VA tackles claims backlog with new priority approach

Wednesday - 7/11/2012, 6:12pm EDT

By Esther Carey
Special to Federal News Radio

In the world of benefit claims, not all cases are created equal. The Veterans Benefits Administration is implementing a new system in which claims are separated into three categories based on the difficulty of review needed to increase productivity and help address the backlog of cases.

The agency will deploy the updated model at 16 regional offices initially, said VA's Allison Hickey, undersecretary for benefits, during a press conference today. The plan is designed to increase the number of cases the agency settles by an additional 150,000-to-200,000 each year. VA said about 600,000 of the 900,000 current claims are in the backlog.

VA will evaluate a claim entering under the new method at an intake processing center which will place it in one of three "lanes":

  • Express — Claims which only involve a couple of medical conditions, or those which already have all needed supporting information, known as "fully developed claims."

  • Special Operations — Cases which involve complex medical conditions such as Post Traumatic Stress Disorder or those which have other special circumstances such as financial hardship, homelessness, or prisoner of war status.

  • Core — Claims which involve multiple medical conditions or which require more documentation.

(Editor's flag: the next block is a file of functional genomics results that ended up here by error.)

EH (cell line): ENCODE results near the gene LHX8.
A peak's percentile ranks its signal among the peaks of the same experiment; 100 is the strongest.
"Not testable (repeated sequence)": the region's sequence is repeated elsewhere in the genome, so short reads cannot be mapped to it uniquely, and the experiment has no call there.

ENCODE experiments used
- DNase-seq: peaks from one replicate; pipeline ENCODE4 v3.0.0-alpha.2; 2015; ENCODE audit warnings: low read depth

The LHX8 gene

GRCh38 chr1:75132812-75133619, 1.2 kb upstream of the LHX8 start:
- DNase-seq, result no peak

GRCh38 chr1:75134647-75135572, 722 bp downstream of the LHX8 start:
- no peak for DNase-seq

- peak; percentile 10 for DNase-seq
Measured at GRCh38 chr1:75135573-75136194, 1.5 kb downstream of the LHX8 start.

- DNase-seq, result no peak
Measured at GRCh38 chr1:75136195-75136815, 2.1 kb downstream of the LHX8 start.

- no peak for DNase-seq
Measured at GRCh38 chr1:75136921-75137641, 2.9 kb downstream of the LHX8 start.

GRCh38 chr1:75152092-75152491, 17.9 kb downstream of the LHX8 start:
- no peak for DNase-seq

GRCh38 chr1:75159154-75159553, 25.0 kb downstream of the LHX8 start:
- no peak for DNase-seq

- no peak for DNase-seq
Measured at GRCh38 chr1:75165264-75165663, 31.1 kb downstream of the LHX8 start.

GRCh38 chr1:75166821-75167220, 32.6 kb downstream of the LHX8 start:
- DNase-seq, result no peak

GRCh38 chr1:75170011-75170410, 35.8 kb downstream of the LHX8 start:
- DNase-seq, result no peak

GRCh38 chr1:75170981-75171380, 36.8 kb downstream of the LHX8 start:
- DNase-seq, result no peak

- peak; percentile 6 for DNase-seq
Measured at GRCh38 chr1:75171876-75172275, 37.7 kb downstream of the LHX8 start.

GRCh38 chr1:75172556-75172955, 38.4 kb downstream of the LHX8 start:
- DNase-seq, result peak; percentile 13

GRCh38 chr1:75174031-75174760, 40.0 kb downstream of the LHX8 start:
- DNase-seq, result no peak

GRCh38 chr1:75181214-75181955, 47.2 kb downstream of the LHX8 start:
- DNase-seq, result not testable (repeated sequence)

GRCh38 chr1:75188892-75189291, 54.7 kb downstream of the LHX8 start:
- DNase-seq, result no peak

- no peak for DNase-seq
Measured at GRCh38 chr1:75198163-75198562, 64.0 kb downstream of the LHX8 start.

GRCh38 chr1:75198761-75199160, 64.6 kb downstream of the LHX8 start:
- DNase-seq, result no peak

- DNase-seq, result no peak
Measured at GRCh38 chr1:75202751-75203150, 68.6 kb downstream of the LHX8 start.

Hickey said estimates indicate the core lane will contain 60 percent of claims, with 20 percent of claims going into each other lane.

VA said the system will improve the claims process by ensuring it addresses critical cases promptly, while also prioritizing the completion of simple claims. Also, case workers will increase in efficiency and accuracy as they become familiar with claims of similar complexity by working in one of the three categories.

Four offices in Indianapolis, Ind., Wichita, Kan., Milwaukee, Wis. and Fort Harrison, Mont. already are working under the new model. The agency plans to have the other 12 onboard by September, Hickey said.

The goal is to have all 56 regional Veterans Affairs offices using this process by December 2013. Hickey said implementation is taking place in a gradual fashion to ensure that there are no hitches that could cause system-wide problems.

Revised Training

The change announced today is only one of a variety of efforts by VBA to improve service and reduce the backlog of claims, defined as claims in the queue for more than 125 days. Hickey said the majority of these backlogged cases are supplemental claims requesting additional assistance for veterans or family members of veterans from all American wars. VA aims to zero backlogged claims by the year 2015.

Another initiative involves overhauling the training for claim workers. The 1,300 employees trained under the revised "Challenge" training exhibited an increase in productivity from half a case completed per day to one-and-a-half completed, along with a 30 percent increase in accuracy, according to a press release.

The new program focuses on ensuring trainees are exposed to a variety of practice cases before beginning work. The previous method relied on home offices to give employees residence-type training after receiving some instruction at central locations. But most offices did not have the resources needed to accomplish this, according to a report released Tuesday.

Challenge training now is standard operating procedure for new hires. Advanced courses for current employees to improve the quality of their work also are under development, Hickey said. VBA also instituted Quality Review Teams at all 56 offices to address problems promptly.

Esther Carey is an intern at Federal News Radio.

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